Watching a young Steven Spielberg fall in love with movies: NPR


Young Sammy (Mateo Zoryon Francis-DeFord) experiences movie magic with his parents (Paul Dano and Michelle Williams) in The Fabelmans.

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Watching a young Steven Spielberg fall in love with movies: NPR

Young Sammy (Mateo Zoryon Francis-DeFord) experiences movie magic with his parents (Paul Dano and Michelle Williams) in The Fabelmans.

Universal images

Steven Spielberg has never been shy about incorporating elements of his family history into his films. He has spoken in interviews about how his father’s World War II stories shaped 1941 and Saving Private Ryanand how HEY and Dating of the Third Kind was born out of the pain of his parents’ divorce.

Now, at 75, Spielberg puts that divorce front and center in The Fabelmans, as well as many other details of his childhood and adolescence. This is her fourth collaboration with playwright and screenwriter Tony Kushner, and for the first time the two share a writing credit. The film is funny, melancholic and utterly wonderful. And if his portrayal of a young film prodigy borders on self-satisfied, that’s easily forgiven, considering who this prodigy grew up with. In the movie, his name is Sammy Fabelman and we first meet him as a youngster in 1950s New Jersey. From when his parents took him to see Cecil B. DeMille The greatest show on earthhe’s addicted and he knows he’s found his life’s calling.

Shooting in beautifully immersive long takes with his longtime cinematographer Janusz Kamiński, Spielberg lovingly recreates his earliest cinematic memories. We see Sammy making monster movies with his younger sisters, using ketchup as fake blood. Later, as a teenager in the early 60s, Sammy, played by the seductive Gabriel LaBelle, would make some stunning shorts, including a western and a war movie.

Filmmaking offers Sammy some stability amid the turmoil in his family life. His kindhearted father, Burt, played with painful restraint by Paul Dano, is an electrical engineer whose job in the booming computer industry keeps him and his family moving over the years from New Jersey to Phoenix, Arizona, for Northern California.

All of these changes weigh heavily on Sammy’s free-spirited mother, Mitzi, played by Michelle Williams in an emotionally vibrant and ultimately devastating performance. Williams shows us the radiance and restlessness of Mitzi, but also his deep regret at having sacrificed a career as a concert pianist to raise his family. Mitzi urges Sammy to pursue his dreams as a filmmaker. A close family friend, Bennie, played by Seth Rogen, proves equally encouraging. But Sammy’s dad wants him to do something more hands-on, like IT or engineering.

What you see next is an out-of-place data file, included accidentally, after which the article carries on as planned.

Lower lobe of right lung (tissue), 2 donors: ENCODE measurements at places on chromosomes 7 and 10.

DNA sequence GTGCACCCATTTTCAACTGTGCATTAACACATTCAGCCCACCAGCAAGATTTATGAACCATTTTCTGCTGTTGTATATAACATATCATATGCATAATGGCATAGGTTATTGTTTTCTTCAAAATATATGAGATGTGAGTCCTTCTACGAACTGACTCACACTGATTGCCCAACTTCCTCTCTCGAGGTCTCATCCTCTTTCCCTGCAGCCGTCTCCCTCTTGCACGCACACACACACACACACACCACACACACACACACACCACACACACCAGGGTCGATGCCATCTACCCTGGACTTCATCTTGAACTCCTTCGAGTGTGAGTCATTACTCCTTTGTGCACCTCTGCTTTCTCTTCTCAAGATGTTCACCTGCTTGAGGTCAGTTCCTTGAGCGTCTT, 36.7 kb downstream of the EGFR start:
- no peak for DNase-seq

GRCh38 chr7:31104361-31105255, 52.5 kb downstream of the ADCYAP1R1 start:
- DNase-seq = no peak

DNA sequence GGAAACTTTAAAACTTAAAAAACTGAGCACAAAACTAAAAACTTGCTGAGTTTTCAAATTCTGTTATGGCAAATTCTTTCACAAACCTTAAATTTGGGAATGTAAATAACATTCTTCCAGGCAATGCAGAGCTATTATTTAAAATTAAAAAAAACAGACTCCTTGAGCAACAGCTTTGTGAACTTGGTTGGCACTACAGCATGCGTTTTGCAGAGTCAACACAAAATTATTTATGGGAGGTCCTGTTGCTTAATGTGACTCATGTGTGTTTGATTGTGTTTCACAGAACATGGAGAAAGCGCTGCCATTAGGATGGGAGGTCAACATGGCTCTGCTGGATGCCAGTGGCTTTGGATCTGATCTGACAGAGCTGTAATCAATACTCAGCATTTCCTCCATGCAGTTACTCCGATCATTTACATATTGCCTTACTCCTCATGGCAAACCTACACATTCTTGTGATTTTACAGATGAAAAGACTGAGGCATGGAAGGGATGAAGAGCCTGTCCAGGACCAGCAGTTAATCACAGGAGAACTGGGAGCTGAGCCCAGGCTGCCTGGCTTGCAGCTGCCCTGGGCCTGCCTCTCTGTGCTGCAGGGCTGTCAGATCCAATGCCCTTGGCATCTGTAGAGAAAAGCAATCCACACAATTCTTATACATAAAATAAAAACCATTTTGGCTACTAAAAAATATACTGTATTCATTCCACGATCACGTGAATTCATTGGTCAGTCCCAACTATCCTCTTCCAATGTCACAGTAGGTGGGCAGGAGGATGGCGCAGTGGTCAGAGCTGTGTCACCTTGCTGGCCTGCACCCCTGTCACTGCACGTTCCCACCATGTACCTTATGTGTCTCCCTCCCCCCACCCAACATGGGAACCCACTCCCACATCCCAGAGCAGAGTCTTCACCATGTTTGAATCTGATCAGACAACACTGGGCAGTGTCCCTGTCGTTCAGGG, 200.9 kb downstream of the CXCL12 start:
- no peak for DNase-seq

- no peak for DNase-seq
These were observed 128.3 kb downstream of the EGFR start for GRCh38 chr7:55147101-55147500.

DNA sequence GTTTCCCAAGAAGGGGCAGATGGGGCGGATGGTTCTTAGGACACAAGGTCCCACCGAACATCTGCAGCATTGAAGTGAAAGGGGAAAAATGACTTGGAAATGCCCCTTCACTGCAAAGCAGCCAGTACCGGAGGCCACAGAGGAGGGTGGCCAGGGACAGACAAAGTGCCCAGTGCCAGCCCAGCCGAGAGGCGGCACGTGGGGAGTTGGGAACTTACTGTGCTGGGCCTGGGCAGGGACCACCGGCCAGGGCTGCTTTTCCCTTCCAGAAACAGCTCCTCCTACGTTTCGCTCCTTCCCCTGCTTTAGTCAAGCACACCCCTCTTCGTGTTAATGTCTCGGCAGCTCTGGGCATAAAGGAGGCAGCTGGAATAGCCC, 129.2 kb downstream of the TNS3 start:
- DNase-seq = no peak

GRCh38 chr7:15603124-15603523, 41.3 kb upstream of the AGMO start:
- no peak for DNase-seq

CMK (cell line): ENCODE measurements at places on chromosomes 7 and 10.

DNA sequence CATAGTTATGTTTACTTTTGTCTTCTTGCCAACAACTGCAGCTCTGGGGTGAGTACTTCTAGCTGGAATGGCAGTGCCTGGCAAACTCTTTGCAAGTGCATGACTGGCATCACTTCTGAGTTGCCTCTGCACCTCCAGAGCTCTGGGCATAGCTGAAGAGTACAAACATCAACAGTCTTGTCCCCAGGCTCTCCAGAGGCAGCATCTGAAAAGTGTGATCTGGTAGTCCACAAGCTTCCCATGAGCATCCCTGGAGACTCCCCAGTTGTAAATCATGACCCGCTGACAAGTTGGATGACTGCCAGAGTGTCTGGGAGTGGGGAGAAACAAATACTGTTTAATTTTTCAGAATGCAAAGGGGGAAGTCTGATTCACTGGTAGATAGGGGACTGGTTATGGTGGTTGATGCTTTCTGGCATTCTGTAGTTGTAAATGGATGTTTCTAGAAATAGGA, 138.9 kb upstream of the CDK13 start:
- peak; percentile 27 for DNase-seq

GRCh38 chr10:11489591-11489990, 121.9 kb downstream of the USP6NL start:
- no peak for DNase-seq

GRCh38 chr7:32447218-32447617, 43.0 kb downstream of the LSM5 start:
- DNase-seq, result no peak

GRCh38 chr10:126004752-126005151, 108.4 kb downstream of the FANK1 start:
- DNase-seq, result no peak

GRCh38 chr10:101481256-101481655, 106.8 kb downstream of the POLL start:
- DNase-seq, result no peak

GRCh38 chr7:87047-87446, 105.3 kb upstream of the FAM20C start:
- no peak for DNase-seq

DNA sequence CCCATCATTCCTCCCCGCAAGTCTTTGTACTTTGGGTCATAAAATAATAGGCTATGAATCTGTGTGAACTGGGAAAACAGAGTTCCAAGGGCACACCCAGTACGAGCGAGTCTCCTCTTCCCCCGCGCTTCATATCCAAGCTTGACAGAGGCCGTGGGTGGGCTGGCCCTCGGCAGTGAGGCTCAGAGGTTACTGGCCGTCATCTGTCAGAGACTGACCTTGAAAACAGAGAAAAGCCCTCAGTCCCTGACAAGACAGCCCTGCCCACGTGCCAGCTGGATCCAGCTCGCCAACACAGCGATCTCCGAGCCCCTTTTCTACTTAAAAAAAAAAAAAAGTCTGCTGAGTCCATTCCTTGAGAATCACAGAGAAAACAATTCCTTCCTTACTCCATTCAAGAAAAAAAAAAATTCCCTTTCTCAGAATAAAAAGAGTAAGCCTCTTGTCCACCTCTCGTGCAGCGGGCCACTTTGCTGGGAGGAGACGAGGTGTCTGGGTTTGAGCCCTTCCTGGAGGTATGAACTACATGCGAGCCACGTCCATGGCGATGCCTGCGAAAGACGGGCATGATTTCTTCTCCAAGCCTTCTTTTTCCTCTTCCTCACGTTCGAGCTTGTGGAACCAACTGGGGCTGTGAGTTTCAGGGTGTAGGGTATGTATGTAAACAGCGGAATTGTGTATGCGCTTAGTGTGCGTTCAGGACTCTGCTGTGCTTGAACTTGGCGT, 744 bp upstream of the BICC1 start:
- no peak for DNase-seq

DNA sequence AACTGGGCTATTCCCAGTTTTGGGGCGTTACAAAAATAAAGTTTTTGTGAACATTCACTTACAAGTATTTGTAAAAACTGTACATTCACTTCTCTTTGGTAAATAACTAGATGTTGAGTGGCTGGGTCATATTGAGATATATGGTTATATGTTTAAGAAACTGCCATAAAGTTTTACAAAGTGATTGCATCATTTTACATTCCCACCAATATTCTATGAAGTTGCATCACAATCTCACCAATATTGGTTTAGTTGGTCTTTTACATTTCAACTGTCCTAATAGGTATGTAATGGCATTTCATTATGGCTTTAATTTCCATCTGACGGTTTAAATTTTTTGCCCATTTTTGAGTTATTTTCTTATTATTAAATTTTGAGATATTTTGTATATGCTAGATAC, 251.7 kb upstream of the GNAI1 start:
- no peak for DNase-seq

This tension is brilliantly articulated by Sammy’s great-uncle, Boris, who drops by for an unexpected visit one day. Played by a wonderful Judd Hirsch, Boris, a former circus performer and silent film actor, tells Sammy the cost of an artistic life, warning: “Art will give you crowns in heaven and laurels on earth, but also, it will tear your heart. Art is not a game! Art is as dangerous as a lion’s mouth.

Sammy loves making movies, partly because it gives him the illusion of control. As he films with an 8mm camera and cuts scenes together by hand, he discovers he can bend reality to his will and even overcome his fears and insecurities. It sounds like a remarkably honest confession coming from Spielberg, who has often been criticized by critics for being overly manipulative, for indulging in easy sentimentality and avoiding harder questions.

But what makes The Fabelmans so moving is that he knows there’s more to movies than just pretending. Over time, Sammy learns that a camera can see things the human eye misses, that it can reveal painful secrets. One summer, he films a family camping trip and what happens next has serious repercussions for his parents and siblings. Spielberg unpacks these revelations in a nearly wordless sequence that ranks among the most lyrical films of his career. It’s heartbreaking to watch his young alter ego come to terms with the truth about who his parents are, learn to forgive them, and embrace the good they both instilled in him.

As sad as his family portrait may be, The Fabelmans is also Spielberg’s funniest film in quite some time; he has a winning and exuberant spirit. Sure, there are overly broad comedic moments in Sammy’s high school, where he gets to know his first love and butt heads with anti-Semitic jocks, but even those scenes prove irresistible. It’s just as satisfying here as it is in other Spielberg movies like Duel and The Raiders of the Lost Ark to see the bullies get their reward. It’s also satisfying to see young Sammy come face-to-face with one of his personal cinematic heroes in a moment that’s just too good to waste.

Did it all really happen that way? It is doubtful; like all great storytellers, Spielberg knows the value of artifice and embellishment. But again and again in The Fabelmanshe uses his dazzling mastery of the medium to arrive at startling new depths of emotional truth.


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